In countersuit, Apple says Nokia missed paradigm shift and therefore ‘chose to copy the iPhone’

“In Apple’s countersuit today, it accuses Nokia of attempting a ‘patent hold-up.’ The patents in question are part of industry standards, and as such Nokia must license them under fair and reasonable terms, argues Apple. But instead, Nokia tried to put the squeeze on Apple,” Erick Schonfeld reports for TechCrunch. “Apple states in its countersuit:”

In dealing with Apple, Nokia has sought to gain an unjust competitive advantage over Apple by charging unwarranted fees to use patents that allegedly cover industry compatability standards.

Schonfeld reports, “Whether or not Apple’s arguments hold water is for a court to decide. But Apple takes the opportunity of this legal battle to make a swipe at Nokia as a flailing competitor. If you read between the lines of the suit, the reason Nokia is not willing to license its patents under ‘fair, reasonable, and non-discriminatory terms’ to Apple is because while Apple was creating a ‘revolutionary change in the mobile phone category’ with the iPhone, Nokia was sitting on its haunches:”

In contrast, Nokia made a different business decision and remained focussed on traditional mobile wireless handsets with conventional user interfaces. As a result, Nokia has rapidly lost share in the market for high-end mobile phones. . . . In response, Nokia chose to copy the iPhone.

Schonfeld reports, “In other words, Nokia is losing in the marketplace so it is falling back on the only thing it has left—its patents.”

Full article here.

MacDailyNews Take: Now, what was that we said the day Nokia filed suit against Apple? Oh, yeah: “Can’t compete? Litigate.”

It’s not as if Nokia et al. haven’t been warned:

We’ve been pushing the state-of-the-art in every facet of design… We’ve been innovating like crazy for the last few years on this and we’ve filed for over 200 patents for all of the inventions in iPhone. And we intend to protect them.Apple CEO Steve Jobs unveiling iPhone, January 9, 2007

It’s difficult to judge products that are not yet in the market, but iPhone has sold over 17 million units thus far and has received the highest user satisfaction in multiple independent surveys. We’re years ahead on software and that includes the App Store. We approach this business as a software platform business unlike many who approach it as a hardware product. We like competition as long as they don’t rip off our IP, in which case we will go after them. We will not stand for having our IP ripped-off and we will use any weapons at our disposal [to stop it].Apple COO Tim Cook, January 21, 2009


  1. Patently understand is why, if Apple has all those special patents, nobody has gotten sued yet for copying them? After all, in the CEO’s original presentation of the iPhone, he said they had over 200 patents on this new device, which led to belief that copying the iPhone would involve using some of those patents. Had Apple’s legal people not looked into the industry patents at the time and incorporated some in their plans for the iPhone? And how well is the iPhone design protected by Apple’s over 200 patents? Questions, no answers. Yet.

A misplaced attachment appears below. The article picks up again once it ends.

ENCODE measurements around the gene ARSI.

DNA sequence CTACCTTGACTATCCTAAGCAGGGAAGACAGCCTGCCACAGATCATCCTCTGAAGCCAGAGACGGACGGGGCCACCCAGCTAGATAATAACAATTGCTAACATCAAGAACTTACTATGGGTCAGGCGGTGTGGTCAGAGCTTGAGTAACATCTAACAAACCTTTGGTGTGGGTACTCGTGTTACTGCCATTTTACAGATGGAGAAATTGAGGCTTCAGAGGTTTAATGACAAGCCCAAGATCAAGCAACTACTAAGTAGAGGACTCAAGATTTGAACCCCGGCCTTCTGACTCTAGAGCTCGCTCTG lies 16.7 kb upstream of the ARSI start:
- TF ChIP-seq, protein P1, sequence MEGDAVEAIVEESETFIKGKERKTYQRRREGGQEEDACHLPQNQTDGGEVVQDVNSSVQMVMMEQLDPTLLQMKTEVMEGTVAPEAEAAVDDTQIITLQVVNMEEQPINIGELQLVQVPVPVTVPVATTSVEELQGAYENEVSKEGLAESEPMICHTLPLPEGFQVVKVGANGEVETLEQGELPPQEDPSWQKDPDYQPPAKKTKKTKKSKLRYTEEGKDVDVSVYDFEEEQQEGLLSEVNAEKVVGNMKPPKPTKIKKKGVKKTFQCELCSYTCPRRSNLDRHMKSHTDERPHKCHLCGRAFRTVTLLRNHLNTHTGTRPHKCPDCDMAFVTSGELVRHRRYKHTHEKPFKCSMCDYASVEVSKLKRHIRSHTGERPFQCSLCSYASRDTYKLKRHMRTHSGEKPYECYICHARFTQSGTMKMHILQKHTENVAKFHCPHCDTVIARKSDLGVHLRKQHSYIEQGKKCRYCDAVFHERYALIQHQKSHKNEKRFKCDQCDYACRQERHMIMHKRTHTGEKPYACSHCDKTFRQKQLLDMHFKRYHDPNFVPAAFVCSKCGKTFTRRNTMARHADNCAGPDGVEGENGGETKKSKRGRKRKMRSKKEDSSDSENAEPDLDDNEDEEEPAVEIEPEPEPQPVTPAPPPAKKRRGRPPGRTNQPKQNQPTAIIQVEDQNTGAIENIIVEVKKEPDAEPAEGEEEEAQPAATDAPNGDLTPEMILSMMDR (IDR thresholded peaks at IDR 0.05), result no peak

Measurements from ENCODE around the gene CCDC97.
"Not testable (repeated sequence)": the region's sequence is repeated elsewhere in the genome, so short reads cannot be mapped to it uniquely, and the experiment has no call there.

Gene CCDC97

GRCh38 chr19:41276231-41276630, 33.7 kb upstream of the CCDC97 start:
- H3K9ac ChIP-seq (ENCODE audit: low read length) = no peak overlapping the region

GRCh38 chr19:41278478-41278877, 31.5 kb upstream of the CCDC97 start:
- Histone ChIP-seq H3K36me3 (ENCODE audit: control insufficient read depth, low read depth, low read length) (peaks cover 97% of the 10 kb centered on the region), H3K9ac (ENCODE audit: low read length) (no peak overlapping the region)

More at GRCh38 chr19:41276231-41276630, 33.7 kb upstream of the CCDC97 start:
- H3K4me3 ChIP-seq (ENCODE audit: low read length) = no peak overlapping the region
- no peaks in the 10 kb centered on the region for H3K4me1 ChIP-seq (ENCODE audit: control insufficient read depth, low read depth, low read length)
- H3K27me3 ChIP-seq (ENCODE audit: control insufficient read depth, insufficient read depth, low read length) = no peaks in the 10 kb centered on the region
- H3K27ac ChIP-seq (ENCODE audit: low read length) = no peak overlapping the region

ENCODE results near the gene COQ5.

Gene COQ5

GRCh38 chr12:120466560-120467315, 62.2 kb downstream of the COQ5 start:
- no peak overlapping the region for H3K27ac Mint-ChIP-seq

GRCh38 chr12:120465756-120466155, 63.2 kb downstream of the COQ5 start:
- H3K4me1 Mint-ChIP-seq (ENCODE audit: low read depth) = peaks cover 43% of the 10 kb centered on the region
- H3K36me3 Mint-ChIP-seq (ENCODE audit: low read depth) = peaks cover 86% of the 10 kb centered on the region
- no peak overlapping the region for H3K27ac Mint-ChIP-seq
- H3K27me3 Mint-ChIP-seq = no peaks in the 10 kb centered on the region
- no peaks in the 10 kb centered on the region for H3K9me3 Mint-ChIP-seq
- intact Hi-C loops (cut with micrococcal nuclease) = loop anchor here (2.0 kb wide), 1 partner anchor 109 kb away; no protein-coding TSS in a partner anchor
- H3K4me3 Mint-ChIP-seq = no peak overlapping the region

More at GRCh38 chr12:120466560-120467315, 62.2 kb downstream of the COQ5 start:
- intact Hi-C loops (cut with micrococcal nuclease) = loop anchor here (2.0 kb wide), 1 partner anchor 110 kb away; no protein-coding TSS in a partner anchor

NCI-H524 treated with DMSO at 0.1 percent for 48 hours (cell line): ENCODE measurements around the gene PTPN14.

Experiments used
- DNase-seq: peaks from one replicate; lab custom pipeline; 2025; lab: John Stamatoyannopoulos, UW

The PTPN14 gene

2. @ Fred,

    Thanks for the link. That is hilarious. “Mess with the bull and you get the horns.” So true. If you are suing Apple or any company at all you better have three things. Proof, a ton of money for legal fees and then even more money for if you win you can make it through the appeals process.

    As a big company being sued by a big company you do one thing only, file counter suit. This isn’t going to win anything for Nokia, spending money while you are losing money will only make certain one thing, you have less money.

  3. Nokia: But Ballmer said this works: Get a monopoly position anyway you can, then ride it for two decades before having to innovate anything new.
    Customer: You lose.

  4. This seems to have started, as stated in the article, over the price that Nokia wants for licensing some patents they have. For technology giants, they file lawsuits, which results in discovery, maybe some partial judgments, and an eventual mutual deal on licensing each other’s property.

    My bet is a deal is more probable than a trial and eventual judicial verdict.

  5. Seems like people should read the complaint.

    On page 41, paragraph 82 and 83 are very interesting. There, Apple states that in May of 2009,

    “Nokia demanded a royalty approximately three times as much as the royalty proposed the prior spring, which was itself in excess of a F/RAND rate, as well as “picks” to Apple’s non-standards-essential patents.”

    F/RAND, is the acronym for Fair, Reasonable and NonDiscriminatory terms. Nokia agreed to F/RAND compensation when its “essential patents” were proposed accepted as part of a standard by the standards body.

    So, if Apple is correct, then Nokia not only wanted a far higher royalty rate than they charge others, but that they wanted to leverage those patents to force Apple to cross-license some Apple patents that they wanted to use, and were already using. If correct, this is highly damaging to Nokia.

  6. @patentlyharry
    If/when the competition finally delivers a product that doesn’t come off like a poorly-timed joke with no punchline – one which infringes on any of the Apple patents – you can bet that will change.

  7. In addition to providing analysts something stupid to say about what Apple should buy, I think one of the reasons they keep such a volume of cash on hand is to show off the size of their gun rack to potential litigants.

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